We weren't good enough to shock Germans: Magee
Ireland's dream of reaching the semi-finals of the European Championship for the second time in three attempts was left in tatters after yesterday's defeat by Germany.
Needing to win the game to emulate their achievement of 2015 in London, when they came home with a set of bronze medals, they were second best on the day.
However, the scoreline was flattering to the Germans to say the least, with their last three goals coming in the final six minutes after the Irish had withdrawn goalkeeper Jamie Carr in order to have an extra outfield player.
But the move backfired big-time as the Germans were able to virtually walk the ball into the unguarded net for two of their late strikes, with the third coming from a penalty corner.
Just like they had done in their opening loss to the Netherlands, Ireland made a disastrous start, conceding twice in the first quarter to ultimately leave themselves with too much to do.
Ulster's Eugene Magee, winning his 292nd cap, said: "It's disappointing and we knew we were up against it from the get go. Germany are a world-class side with an outstanding defence, forwards and midfield.
"We tried hard - we played some good hockey in the first-half but, after they got two goals up early doors, it was hard to claw our way back.
"You have to take more risks than normal and it didn't work out, and Germany took full advantage."
The Germans now progress to the last-four, while Ireland face a battle for survival to stay in the top-flight for the next Europeans in two years time.
They now go into the relegation group along with England, Scotland and Wales in what will be a Home Nations Championship in all but name.
Points gained from the initial phase of the tournament are carried over, so England have two with the other three sides having one apiece.
Ireland now play the two bottom finishers from the other pool, namely England and Wales, tomorrow and Saturday, with the top two in the relegation group staying up and the bottom two dropping into the European second-tier.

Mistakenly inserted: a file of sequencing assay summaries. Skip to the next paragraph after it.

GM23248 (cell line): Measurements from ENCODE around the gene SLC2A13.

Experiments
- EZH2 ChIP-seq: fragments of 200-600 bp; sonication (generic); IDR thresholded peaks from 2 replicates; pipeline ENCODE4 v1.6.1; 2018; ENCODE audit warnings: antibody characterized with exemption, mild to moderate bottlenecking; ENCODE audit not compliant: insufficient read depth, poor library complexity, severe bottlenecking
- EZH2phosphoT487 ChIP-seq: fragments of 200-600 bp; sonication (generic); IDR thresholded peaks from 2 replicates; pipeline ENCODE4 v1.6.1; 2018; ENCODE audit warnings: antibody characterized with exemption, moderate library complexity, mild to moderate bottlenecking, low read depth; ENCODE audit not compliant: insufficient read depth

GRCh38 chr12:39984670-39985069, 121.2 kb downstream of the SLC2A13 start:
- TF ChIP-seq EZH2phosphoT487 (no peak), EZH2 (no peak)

Overall, Ireland produced a much better display than they delivered in the 3-3 draw with Scotland when it took a late controversial penalty stroke - converted by Shane O'Donoghue - to rescue an important point.
Ireland played with pace and were more precise and accurate in their passing, although the Germans were much more clinical in front of goal.
The first penalty corner came as early as the third minute when O'Donoghue failed to convert and, within 60 seconds, the difference between the teams was vividly illustrated.
Niklas Wellen scored with a clinical backhand shot after latching on to a pass from Timor Oruz, and worse was to follow just five minutes later when Tom Grambush hammered in a penalty corner.
Ireland did have a few half chances, with Magee firing a reverse stick shot into the side board and Kirk Shimmins unfortunate to slam an effort narrowly wide.
Five minutes after the break, a good move involving Magee and fellow Ulsterman Mark Murray ended with the latter going close to getting a vital touch in front of the net.
Ireland then forced two set-pieces in quick succession, the first of which was charged down before a fine German block denied John Jackson from a rebound.
But, after the keeper's withdrawal, the roof caved in as Germany added three more to their tally through Malte Hellwig, Florian Fuchs and Lukas Windfeder.
Results: Pool A: England 2 Spain 2, Belgium 6 Wales 0; Pool B: Ireland 0 Germany 5, Netherlands 6 Scotland 0.
Today: Rest day